This past tax season had big surprises in store for many filers. The Tax Cuts and Jobs Act, which went into effect for the 2018 tax year, was the biggest update to our tax code in more than 30 years. Unfortunately, that means many people who usually get a refund ended up owing money this year.
For some, it was because they lost valuable deductions and credits. But for others, it was because they had too little in taxes withheld from their pay throughout the year and had to pay the difference come tax season.
According to the IRS, new withholding tables were needed for 2018 to reflect changes to tax rates and tax brackets, an increase in the standard deduction and other changes made by the TCJA. That means that even if your overall tax liability decreased last year, you could have ended up owing some money because you didn’t update your W-4.
Here’s what you need to know about how tax withholdings work and how to update yours.
Understanding The All Important W-4
Every time your employer pays you, it has to withhold some money from your paycheck for taxes. So whenever you start a new job, part of the onboarding process includes filling out an Employee’s Withholding Allowance Certificate, also known as a W-4. This form tells your employer how much of your income to set aside for taxes. You can also update your W-4 any time, such as when you experience a major life change like a big raise or a new child. It’s a good idea to review it each year.
The W-4 is a fairly simple form to complete. It includes a few worksheets to help you determine how many allowances to claim.
“Generally speaking, the lower the number of allowances, the more tax is withheld from an employee’s paycheck,” said Dane Janas, an enrolled agent and owner of digital tax firm Boundless Tax.
For example, if you claim an allowance of zero, you have the most tax withheld from your paycheck and be more likely to end up with a refund. On the other hand, claiming an allowance of one or two means fewer taxes are withheld, resulting in a bigger paycheck. Of course, you could end up with a whopper of a bill come spring if you withhold too little. “This can further be tweaked by requesting additional withholdings from your paycheck in terms of a dollar amount,” Janas said. Your goal should be to break even at tax time.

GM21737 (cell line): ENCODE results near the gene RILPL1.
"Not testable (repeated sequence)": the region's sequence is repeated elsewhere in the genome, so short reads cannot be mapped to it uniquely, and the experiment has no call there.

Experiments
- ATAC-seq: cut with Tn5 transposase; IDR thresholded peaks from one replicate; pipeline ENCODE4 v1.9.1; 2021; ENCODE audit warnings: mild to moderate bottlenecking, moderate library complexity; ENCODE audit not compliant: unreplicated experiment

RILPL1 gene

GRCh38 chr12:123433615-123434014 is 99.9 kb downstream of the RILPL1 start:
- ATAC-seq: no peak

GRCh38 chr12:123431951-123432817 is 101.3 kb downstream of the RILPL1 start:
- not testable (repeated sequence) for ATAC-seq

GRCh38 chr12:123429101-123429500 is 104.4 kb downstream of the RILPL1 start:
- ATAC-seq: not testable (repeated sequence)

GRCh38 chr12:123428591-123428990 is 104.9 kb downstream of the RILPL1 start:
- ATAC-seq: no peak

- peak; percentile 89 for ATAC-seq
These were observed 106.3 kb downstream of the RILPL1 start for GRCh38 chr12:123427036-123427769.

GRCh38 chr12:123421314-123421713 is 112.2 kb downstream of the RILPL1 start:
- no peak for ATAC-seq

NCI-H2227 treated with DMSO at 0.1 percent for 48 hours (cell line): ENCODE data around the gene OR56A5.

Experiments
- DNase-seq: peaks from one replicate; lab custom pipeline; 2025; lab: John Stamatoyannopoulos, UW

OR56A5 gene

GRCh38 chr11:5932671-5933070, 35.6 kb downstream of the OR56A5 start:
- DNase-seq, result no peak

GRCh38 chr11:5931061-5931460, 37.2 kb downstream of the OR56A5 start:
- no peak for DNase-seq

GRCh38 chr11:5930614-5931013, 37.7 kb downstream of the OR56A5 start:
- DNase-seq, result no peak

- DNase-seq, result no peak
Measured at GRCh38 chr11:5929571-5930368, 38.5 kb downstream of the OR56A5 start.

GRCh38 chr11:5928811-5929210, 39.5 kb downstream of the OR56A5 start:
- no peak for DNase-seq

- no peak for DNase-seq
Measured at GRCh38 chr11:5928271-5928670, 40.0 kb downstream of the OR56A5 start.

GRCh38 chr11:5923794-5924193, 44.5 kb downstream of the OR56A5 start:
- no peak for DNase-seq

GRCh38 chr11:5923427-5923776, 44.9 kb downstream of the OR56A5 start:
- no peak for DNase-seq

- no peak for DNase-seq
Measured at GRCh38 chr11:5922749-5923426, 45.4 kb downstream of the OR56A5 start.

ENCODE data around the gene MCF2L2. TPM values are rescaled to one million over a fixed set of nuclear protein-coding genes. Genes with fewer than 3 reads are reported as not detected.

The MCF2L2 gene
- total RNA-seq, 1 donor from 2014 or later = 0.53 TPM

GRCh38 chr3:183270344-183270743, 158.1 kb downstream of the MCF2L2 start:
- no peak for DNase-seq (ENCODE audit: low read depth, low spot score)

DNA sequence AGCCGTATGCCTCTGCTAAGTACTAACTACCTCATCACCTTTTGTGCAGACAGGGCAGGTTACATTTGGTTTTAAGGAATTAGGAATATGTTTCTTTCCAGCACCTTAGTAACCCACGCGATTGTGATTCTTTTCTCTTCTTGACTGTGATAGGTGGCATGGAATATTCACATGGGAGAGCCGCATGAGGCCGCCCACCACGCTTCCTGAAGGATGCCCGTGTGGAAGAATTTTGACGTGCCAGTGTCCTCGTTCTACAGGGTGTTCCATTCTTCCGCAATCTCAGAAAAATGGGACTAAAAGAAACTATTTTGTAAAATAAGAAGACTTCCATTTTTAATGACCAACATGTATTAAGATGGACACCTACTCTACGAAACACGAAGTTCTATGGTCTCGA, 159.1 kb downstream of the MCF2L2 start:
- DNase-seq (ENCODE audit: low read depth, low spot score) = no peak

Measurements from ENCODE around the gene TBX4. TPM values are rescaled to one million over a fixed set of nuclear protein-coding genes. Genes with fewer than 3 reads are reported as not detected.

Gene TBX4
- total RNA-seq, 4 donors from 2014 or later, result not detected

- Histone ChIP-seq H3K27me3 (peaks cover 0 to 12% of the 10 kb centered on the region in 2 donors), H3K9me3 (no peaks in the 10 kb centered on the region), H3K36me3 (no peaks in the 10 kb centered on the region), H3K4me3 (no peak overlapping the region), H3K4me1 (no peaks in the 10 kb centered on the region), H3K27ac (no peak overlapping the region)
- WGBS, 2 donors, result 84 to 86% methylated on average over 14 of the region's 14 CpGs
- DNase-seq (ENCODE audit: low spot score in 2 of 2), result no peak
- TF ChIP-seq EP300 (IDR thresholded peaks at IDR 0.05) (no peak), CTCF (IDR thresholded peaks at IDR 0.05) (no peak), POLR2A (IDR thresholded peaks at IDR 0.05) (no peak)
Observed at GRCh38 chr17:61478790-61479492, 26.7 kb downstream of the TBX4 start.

If your situation is fairly simple ― single, one full-time job, no dependents ― figuring out your ideal withholding isn’t too difficult. But when you have a family, or maybe a second freelance job that requires you to estimate and pay your own taxes, things can get tricky.
To make matters more complicated, the IRS is in the process of developing a new W-4 that better reflects the recent tax law changes, which it plans to release later this year. It’s expected to be much more complex. In fact, some experts say that filling out the new W-4 will be akin to actually doing your taxes.
In the meantime, though, everyone is still relying on the old W-4. And if you owed taxes last year ― or got a giant refund ― it’s a good idea to revise your W-4 so that the correct amount of taxes are withheld this year.
How To Adjust Your Withholding
A September 2018 survey conducted by Liberty Tax found that 70 percent of respondents knew the purpose of a W-4, but about the same amount (69.5 percent) had not checked their withholding within the last six months. The problem is many taxpayers weren’t aware of how the tax law changes would impact this aspect of their taxes. Eighty-five percent of survey respondents said they were slightly familiar or not familiar at all with the changes that may affect them.
“Regardless whether you were one that received a rather higher or lower tax bill for 2018, getting your tax withholding right is extremely important,” said Paige Knight, marketing coordinator for accounting firm Gurian CPA, PLLC. “If you found yourself with an unexpectedly high tax bill for 2018, it is even more important to adjust your tax withholdings to avoid interest and penalties.”
1. Rely on the worksheets: According to Knight, there are two key numbers you need to fill in your W-4: The number of allowances you’re claiming and any additional tax you’d like to have withheld from your paycheck. Use the worksheets that come with the W-4 to help you determine the right amounts. These worksheets include:
- Personal Allowances Worksheet
- Deductions, Adjustments, and Additional Income Worksheet, which you should use if you plan to itemize deductions, claim certain adjustments to income or have a lot of non-wage income that isn’t subject to withholding, such as freelance income.
- Two-Earners/Multiple Jobs Worksheet, which helps you determine the right number of allowances if you have multiple jobs, or you’re married and both you and your spouse work.
2. Use the IRS withholding calculator: Filling out the worksheets and estimating how much of your pay should be held for taxes can be confusing. To help you double-check whether you claimed the right number of allowances, the IRS offers a free withholding calculator. To use it, be sure to have recent pay stubs and your tax return from last year handy.
3. Check with a pro: If you have any questions or concerns about filling out your W-4 correctly, have a tax professional look at your withholdings. “Many professionals will provide this service at no cost, especially if you are an existing client,” Janas said. They’ll be able to tell by looking at your W-2 and tax return if your withholdings are too low or too high, and how to go about adjusting them.
Even though we’re already more than four months into 2019, it’s a good idea to go through this process if you fear you will owe again for the 2019 tax year. Getting hit with a surprise bill can be a blow to your budget, and paying taxes late can result in hefty penalties. “A late adjustment is better than none at all,” Janas said.